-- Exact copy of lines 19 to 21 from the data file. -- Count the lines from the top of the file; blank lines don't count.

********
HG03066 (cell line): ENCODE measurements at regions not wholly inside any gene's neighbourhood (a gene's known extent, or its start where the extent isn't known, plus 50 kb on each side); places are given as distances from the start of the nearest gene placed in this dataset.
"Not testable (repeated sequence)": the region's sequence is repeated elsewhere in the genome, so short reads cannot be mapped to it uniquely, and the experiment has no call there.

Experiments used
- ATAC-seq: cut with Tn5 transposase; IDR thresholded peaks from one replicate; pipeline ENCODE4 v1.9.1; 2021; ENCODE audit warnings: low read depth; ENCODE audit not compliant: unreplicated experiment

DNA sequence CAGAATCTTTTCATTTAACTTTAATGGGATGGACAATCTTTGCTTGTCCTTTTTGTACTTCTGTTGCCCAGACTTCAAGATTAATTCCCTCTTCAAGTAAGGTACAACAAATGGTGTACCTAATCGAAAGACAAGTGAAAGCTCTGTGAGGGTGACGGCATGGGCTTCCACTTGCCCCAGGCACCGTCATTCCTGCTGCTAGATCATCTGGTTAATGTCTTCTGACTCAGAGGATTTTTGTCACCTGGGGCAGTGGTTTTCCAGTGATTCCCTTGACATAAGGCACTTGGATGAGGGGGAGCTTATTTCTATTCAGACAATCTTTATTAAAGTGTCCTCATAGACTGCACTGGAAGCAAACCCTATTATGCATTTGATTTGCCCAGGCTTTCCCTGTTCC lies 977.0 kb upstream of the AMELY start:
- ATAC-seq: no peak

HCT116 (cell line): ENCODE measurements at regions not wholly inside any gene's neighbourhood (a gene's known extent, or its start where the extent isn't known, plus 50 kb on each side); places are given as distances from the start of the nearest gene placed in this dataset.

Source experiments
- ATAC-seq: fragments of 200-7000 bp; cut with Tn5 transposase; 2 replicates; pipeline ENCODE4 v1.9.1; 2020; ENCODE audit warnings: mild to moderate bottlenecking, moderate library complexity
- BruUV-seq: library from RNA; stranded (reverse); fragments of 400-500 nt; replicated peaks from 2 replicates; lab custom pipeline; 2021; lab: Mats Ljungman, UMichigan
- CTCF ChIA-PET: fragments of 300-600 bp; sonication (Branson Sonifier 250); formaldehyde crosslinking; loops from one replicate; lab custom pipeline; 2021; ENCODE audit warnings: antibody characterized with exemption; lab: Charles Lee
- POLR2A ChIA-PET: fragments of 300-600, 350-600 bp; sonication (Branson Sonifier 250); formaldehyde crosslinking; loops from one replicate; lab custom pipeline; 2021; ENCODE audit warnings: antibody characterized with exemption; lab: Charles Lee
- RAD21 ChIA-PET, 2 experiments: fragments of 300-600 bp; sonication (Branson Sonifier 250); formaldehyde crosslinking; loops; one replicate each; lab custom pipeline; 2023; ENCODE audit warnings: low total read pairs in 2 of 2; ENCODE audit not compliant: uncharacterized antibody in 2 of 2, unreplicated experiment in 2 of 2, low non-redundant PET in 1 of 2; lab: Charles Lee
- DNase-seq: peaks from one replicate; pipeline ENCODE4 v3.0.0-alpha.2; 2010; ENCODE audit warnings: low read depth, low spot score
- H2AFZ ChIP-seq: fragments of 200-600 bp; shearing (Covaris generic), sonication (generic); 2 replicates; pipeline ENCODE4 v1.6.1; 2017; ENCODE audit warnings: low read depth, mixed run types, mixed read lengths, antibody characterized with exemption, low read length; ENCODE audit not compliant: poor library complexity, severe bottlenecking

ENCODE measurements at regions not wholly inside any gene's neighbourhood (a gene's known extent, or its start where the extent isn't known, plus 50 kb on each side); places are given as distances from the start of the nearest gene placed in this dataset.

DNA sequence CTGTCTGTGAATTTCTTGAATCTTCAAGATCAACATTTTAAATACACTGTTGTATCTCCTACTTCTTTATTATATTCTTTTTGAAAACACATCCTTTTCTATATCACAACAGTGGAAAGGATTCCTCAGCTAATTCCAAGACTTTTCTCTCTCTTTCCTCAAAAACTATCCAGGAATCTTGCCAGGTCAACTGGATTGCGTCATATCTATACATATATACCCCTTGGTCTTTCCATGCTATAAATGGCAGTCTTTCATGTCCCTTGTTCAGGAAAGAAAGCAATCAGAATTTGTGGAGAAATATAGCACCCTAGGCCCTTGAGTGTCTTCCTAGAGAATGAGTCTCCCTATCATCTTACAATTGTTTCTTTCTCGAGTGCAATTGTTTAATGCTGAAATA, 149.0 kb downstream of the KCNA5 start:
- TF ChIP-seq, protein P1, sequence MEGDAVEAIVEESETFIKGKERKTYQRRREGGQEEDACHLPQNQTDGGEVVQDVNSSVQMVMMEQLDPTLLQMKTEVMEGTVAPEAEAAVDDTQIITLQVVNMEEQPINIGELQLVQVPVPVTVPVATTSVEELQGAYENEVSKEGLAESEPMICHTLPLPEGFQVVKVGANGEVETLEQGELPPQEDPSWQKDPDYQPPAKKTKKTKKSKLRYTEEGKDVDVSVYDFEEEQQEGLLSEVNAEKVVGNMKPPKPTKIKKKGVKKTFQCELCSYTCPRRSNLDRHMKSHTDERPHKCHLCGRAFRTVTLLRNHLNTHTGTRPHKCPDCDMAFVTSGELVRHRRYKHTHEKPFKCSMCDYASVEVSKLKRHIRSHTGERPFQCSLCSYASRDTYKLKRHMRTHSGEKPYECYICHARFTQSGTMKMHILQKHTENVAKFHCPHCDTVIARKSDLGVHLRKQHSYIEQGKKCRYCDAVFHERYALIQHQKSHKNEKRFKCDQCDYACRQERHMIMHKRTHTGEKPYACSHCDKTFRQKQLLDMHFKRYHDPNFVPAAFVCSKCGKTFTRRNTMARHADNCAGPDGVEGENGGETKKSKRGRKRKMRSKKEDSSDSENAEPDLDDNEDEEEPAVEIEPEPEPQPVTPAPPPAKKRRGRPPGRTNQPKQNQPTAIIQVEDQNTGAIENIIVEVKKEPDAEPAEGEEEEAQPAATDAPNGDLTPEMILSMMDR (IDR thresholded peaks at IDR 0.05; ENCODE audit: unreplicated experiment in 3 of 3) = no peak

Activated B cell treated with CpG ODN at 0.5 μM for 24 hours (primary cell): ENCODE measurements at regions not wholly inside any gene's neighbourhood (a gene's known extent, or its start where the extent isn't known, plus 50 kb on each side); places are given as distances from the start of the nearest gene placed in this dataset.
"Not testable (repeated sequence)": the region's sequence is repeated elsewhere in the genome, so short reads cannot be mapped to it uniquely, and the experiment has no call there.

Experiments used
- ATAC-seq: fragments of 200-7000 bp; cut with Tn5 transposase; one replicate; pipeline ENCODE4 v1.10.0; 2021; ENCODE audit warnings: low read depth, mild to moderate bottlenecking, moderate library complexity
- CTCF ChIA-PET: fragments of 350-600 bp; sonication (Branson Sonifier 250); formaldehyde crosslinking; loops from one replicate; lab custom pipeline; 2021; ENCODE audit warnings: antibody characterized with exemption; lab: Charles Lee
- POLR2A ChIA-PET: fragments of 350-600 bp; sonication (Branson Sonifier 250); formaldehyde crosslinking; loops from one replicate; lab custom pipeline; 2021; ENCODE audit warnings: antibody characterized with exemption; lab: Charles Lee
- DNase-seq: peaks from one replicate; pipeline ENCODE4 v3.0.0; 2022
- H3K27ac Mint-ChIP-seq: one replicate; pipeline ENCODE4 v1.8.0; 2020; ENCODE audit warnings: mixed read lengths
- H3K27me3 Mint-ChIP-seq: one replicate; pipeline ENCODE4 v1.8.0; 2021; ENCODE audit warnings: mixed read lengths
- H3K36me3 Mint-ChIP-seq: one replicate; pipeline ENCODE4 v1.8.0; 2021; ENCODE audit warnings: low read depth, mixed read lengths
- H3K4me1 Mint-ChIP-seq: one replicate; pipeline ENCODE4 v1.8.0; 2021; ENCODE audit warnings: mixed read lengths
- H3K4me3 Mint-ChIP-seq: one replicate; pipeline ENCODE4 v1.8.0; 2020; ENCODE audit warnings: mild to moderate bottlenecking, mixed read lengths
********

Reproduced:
Activated B cell treated with CpG ODN at 0.5 μM for 24 hours (primary cell): ENCODE measurements at regions not wholly inside any gene's neighbourhood (a gene's known extent, or its start where the extent isn't known, plus 50 kb on each side); places are given as distances from the start of the nearest gene placed in this dataset.
"Not testable (repeated sequence)": the region's sequence is repeated elsewhere in the genome, so short reads cannot be mapped to it uniquely, and the experiment has no call there.

Experiments used